Child labour in India
While India ratified the United Nations Convention on the Rights of the Children in 1992, firmly establishing that we stood against child labour, the decades that followed have made it an even more pressing issue. Bihar, Uttar Pradesh, Rajasthan, Madhya Pradesh and Maharashtra are India’s biggest child labour employers, hiring over half of India’s total child labour market. Over 1.26 crore children are today caught in this evil business (Campaign Against Child Labour data). Tens of thousands of children work 14-16 hours a day, with scant access to water and nutrition, in a variety of professions. However, there are five sectors of note, for their high child labour employment and poor working conditions.
1. Garment industry
Child labour runs rampant in India’s garment industry, hidden away in small, owner-operated enterprises or home setups. A Save the Children’s report on the garment industry in Delhi (2015) found that the Capital’s 8000 plus garment labourers experience loud noise, poor lighting, poor ventilation and sharp tools. 36% of home workers are never paid. The report opened Delhi’s eyes to the practice and made the city realise that the city needed government, civil society, communities and industries to come together and end the practice.
2. Brick kilns
India’s brick kilns traditionally have used child labourers, with children assisting their parents, working long hours and neglecting their education. Save the Children’s Brick Kiln Project sees volunteers provide children immediate access to education, facilitating their mainstreaming into formal education via their Bridge Course Centre (BCC). Additionally, the NGO has partnered with NMCS for a hand washing campaign in brick kilns. 70 schooling centres across factories have given children a ray of hope, and the those who support an NGO like Save the Children have engaged factories to operate with a zero child labour policy. This has helped 16,000 children escape a future of building bricks
3. Unorganised sectors
Child labour can be easily spotted in India’s unorganised sector children are hired as cheap and fast workers in tea shops, dhabas, small shops, and as personal servants and errand boys. After the unorganised agriculture sector, it is the unorganised, informal sector which is the biggest child labour employer. The largely family owned informal sector prefers child labour for low costs and ‘easy to hire, easy to fire’ outlook towards children. Even school going children work in after-school home-based labour.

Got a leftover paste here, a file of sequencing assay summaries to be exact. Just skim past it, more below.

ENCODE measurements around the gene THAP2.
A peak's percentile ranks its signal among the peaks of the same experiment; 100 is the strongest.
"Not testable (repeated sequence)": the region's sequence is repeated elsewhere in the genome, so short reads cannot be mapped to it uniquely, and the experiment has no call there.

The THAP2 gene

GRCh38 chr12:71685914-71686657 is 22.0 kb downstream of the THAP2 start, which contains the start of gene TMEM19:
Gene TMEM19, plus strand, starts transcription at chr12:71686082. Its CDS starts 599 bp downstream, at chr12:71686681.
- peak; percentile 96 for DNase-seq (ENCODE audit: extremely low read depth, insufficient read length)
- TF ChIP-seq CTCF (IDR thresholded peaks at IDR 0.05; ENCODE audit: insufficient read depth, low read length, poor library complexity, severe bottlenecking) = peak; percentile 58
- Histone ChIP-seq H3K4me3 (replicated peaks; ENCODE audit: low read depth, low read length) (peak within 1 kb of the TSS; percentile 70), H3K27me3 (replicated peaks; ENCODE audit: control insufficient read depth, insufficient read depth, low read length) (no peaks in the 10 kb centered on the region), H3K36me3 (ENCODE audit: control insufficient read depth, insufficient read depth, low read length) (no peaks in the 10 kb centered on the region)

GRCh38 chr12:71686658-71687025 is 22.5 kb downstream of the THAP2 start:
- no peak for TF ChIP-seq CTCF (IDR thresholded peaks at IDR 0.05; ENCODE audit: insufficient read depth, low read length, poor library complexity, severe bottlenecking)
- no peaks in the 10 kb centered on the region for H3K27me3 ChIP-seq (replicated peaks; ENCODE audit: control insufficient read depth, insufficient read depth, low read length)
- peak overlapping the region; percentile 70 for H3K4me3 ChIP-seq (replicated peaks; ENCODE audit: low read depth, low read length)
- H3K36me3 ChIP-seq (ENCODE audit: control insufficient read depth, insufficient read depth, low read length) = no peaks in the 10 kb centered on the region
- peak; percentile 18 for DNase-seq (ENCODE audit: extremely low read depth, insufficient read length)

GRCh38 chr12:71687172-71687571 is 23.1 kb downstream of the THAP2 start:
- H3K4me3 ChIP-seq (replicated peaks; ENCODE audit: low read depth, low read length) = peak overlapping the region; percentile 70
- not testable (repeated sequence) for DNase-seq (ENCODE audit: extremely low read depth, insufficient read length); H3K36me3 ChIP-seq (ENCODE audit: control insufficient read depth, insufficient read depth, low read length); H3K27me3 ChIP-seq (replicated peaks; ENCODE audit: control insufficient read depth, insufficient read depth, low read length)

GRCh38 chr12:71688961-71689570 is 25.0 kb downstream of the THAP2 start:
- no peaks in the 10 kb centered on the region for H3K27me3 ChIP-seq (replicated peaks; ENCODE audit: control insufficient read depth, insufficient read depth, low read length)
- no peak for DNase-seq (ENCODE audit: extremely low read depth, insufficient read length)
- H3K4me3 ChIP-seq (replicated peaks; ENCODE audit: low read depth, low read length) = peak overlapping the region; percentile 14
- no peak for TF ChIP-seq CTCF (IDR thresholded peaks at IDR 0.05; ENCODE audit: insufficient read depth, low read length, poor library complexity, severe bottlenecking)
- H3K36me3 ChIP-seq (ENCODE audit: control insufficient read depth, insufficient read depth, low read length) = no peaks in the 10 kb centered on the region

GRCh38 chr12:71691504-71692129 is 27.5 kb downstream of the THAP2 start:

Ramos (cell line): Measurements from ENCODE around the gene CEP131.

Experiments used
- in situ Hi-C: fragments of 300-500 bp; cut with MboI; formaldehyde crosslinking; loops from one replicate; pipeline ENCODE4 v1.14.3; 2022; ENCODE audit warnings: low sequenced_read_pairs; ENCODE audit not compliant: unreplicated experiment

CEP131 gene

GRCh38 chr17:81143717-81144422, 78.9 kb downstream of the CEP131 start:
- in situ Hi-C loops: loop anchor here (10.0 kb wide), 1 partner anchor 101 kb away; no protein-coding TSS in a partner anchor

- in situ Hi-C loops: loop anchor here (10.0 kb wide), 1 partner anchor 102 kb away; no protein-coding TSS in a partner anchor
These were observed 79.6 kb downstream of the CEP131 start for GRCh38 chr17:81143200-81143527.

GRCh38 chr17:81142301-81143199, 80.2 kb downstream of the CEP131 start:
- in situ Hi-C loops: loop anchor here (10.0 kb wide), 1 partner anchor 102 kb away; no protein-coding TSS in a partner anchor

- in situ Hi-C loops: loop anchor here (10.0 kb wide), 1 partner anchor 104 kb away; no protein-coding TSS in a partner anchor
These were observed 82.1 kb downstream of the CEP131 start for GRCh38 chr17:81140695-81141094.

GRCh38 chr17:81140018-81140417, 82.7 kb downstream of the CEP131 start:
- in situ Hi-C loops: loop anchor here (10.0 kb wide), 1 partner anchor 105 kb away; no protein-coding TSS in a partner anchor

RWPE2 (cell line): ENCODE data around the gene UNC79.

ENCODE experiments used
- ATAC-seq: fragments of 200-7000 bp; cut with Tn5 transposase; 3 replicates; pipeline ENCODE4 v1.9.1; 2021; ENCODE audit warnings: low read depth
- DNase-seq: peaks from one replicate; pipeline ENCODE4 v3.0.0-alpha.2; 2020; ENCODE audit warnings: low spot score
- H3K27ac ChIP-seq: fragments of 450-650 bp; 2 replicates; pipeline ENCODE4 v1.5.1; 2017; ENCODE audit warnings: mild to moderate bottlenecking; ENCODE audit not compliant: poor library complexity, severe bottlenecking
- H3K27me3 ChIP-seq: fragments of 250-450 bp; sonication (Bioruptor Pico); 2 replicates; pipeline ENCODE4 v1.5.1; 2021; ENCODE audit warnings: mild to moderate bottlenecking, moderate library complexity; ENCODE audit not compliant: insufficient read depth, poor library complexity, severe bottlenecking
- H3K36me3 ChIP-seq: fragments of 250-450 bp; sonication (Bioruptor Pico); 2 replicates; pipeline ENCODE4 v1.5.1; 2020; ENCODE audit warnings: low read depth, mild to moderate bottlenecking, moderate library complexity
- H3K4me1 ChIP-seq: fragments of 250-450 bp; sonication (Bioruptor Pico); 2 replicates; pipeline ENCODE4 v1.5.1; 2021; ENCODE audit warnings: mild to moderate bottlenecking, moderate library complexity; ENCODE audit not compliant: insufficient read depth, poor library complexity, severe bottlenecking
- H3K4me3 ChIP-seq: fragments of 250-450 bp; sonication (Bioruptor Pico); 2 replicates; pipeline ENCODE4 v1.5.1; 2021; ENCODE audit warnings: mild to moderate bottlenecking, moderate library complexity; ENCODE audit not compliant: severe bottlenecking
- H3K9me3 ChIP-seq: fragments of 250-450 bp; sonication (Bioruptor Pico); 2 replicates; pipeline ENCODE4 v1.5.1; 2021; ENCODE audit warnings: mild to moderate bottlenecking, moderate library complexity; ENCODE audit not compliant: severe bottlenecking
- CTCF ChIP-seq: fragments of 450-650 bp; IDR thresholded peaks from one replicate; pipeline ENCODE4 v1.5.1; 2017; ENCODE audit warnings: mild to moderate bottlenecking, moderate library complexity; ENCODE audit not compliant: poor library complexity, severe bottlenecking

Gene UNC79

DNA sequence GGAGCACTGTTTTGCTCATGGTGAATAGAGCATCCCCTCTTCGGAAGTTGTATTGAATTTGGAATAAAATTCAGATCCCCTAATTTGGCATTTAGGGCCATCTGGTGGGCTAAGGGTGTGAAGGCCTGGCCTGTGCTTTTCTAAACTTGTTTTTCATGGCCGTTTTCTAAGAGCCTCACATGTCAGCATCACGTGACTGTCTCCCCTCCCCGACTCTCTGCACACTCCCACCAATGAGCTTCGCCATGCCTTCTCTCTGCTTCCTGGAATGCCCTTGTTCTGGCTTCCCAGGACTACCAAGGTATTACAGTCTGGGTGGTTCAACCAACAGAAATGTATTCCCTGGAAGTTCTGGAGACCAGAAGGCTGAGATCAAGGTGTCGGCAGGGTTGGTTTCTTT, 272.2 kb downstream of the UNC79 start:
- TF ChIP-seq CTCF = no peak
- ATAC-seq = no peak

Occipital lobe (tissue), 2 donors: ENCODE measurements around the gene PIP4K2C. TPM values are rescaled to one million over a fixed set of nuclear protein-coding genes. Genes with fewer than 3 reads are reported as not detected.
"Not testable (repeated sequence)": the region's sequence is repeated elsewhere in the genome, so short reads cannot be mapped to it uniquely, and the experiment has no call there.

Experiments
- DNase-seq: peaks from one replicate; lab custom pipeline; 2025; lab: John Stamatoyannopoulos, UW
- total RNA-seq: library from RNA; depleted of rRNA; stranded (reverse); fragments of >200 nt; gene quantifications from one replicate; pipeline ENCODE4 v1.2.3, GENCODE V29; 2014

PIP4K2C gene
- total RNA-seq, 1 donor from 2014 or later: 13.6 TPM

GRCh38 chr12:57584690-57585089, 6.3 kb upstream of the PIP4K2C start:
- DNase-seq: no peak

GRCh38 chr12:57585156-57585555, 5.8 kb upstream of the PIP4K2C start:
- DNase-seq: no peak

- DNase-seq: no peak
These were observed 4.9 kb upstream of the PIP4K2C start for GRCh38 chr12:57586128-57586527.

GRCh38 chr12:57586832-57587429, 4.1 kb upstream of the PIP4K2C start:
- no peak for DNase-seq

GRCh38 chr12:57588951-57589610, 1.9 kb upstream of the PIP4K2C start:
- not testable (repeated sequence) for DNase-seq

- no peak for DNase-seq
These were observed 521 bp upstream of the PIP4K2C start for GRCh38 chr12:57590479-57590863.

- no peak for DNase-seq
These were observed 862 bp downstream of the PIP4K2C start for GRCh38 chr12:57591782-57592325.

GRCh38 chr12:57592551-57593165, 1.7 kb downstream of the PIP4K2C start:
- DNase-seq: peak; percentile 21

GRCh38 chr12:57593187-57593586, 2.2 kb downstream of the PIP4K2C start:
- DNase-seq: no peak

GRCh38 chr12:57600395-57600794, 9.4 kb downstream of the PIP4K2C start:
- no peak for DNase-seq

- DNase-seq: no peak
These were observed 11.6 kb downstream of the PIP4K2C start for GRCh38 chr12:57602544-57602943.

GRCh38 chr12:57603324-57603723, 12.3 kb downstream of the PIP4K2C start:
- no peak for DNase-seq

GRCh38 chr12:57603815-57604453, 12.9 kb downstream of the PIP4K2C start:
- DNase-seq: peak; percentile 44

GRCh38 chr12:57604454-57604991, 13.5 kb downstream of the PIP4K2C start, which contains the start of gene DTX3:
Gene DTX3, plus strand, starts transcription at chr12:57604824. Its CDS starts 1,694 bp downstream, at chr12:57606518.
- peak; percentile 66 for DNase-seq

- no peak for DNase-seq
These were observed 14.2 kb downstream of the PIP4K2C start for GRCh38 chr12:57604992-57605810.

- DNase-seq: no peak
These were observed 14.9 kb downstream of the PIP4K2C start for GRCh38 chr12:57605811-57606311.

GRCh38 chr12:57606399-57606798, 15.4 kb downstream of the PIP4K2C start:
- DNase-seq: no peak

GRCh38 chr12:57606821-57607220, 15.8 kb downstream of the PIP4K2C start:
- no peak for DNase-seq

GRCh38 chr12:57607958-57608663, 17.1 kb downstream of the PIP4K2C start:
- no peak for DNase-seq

2011 Census data shows that the agriculture sector might be India’s biggest buyer of child labour. Children are hired for everything from cotton and cottonseed production to sugarcane, soybean and paddy transplantation, and work long hours for low pay and poor living conditions. Save the Children has protected 8 lakh children living in cotton communities in the states of Punjab, Haryana and Rajasthan, after freeing 65,000 children from child labour in a pilot project across 1,866 villages of Gujarat and Maharashtra. Thousands of farmers pledged for child-labour free processes.
India’s fireworks sector is one of the biggest, yet most well-hidden employers of child labour. It has been repeatedly noted in Sivakasi, the South Indian town that is famed across India for matches and fireworks.
These children work long hours, especially during India’s festive season, in cramped conditions. Direct exposure to chemicals used in fireworks harms their lungs, skin and triggers ailments in the future. With hidden child labour, small manufacturers of both licensed and unlicensed fireworks are able to keep costs low and make large profits.
There is today global attention on India’s child labour problem – A recent U.S. Department of Labor featured India among 74 countries with “significant incidence of critical working conditions” in the List of Goods Produced by Child Labor or Forced Labor. Children are forced into child labour as they are ‘caught in the crossfire’ of poverty, and become a source of money for their family.
India’s 2006 amendment to the Child Labour Prohibition and Regulation Act needs support to be implemented from non-governmental organisations like Save the Children. If you desire to help a poor child in any way, give donation to Save the Children is the fastest way to realise this noble goal.